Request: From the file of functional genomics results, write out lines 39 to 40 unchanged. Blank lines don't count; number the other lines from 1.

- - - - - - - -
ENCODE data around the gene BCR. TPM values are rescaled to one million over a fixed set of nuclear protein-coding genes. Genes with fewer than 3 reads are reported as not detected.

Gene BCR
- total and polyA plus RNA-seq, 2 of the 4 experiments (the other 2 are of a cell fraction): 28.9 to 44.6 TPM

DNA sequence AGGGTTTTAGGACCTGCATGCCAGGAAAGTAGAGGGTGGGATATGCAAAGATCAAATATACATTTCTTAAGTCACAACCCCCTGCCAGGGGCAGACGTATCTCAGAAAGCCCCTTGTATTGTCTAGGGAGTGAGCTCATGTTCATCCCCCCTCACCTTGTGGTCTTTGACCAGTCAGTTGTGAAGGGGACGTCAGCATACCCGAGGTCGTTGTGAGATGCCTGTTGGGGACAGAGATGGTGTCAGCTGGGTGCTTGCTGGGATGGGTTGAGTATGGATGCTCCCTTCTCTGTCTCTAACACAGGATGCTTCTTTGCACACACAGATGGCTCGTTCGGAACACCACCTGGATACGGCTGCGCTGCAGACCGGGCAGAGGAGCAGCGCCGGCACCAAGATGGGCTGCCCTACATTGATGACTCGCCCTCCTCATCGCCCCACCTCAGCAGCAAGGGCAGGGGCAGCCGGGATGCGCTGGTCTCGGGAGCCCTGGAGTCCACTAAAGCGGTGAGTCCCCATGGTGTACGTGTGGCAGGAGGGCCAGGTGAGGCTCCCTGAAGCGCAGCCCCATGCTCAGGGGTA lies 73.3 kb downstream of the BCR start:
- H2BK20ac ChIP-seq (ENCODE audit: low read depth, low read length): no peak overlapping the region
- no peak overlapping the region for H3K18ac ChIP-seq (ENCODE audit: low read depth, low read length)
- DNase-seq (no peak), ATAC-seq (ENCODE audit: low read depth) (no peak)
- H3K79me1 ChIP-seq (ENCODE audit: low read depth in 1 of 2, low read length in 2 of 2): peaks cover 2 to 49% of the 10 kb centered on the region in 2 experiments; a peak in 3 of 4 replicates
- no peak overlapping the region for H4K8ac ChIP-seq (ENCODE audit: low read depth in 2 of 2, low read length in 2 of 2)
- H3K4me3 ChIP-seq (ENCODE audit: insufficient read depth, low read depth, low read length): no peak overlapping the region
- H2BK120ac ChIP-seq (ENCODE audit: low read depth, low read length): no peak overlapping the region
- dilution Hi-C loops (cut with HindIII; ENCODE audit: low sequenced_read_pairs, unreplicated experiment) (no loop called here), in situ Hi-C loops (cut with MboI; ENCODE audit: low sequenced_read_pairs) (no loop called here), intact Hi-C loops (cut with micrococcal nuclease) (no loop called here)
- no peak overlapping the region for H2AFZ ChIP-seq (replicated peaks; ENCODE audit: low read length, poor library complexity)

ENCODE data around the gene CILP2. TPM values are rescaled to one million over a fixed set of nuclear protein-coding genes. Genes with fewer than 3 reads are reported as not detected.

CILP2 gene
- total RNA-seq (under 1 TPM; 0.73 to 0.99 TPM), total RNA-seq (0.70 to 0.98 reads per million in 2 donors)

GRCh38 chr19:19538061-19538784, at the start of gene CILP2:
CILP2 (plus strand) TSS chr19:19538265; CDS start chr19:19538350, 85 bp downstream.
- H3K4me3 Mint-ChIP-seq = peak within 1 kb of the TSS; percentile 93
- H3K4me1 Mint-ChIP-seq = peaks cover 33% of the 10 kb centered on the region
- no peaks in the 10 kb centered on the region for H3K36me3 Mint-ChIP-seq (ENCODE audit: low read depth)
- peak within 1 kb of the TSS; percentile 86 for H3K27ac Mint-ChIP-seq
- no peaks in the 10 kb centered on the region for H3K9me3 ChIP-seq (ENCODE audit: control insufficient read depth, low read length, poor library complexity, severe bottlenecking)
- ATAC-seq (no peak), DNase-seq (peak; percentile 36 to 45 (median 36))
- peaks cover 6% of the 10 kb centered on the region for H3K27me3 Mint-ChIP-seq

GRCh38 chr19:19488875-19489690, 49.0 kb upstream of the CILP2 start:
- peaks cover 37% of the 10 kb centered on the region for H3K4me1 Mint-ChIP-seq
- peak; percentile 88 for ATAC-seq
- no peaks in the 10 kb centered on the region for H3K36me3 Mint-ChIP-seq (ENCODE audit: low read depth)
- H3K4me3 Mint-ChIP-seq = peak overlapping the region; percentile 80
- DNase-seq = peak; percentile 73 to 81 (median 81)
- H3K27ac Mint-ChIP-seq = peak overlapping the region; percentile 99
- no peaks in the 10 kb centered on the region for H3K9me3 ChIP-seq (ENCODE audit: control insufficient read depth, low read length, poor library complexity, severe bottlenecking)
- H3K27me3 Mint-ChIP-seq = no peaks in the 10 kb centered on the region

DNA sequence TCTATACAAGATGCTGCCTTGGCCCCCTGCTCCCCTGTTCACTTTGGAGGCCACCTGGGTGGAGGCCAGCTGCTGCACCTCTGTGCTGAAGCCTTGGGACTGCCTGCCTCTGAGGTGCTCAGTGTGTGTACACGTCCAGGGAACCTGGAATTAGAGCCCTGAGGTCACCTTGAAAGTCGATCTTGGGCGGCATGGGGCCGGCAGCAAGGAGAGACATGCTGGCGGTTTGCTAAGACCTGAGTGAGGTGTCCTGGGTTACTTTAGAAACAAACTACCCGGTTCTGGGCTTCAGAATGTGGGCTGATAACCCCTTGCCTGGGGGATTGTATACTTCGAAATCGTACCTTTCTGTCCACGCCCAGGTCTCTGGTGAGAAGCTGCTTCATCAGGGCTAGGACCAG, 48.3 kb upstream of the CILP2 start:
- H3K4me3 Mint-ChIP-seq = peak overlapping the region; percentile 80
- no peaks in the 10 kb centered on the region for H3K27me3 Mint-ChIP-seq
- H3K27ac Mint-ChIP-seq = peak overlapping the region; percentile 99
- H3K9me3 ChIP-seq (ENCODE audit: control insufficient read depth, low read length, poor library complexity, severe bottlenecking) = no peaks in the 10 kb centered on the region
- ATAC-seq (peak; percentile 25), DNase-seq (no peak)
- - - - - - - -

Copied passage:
- H3K9me3 ChIP-seq (ENCODE audit: control insufficient read depth, low read length, poor library complexity, severe bottlenecking) = no peaks in the 10 kb centered on the region
- ATAC-seq (peak; percentile 25), DNase-seq (no peak)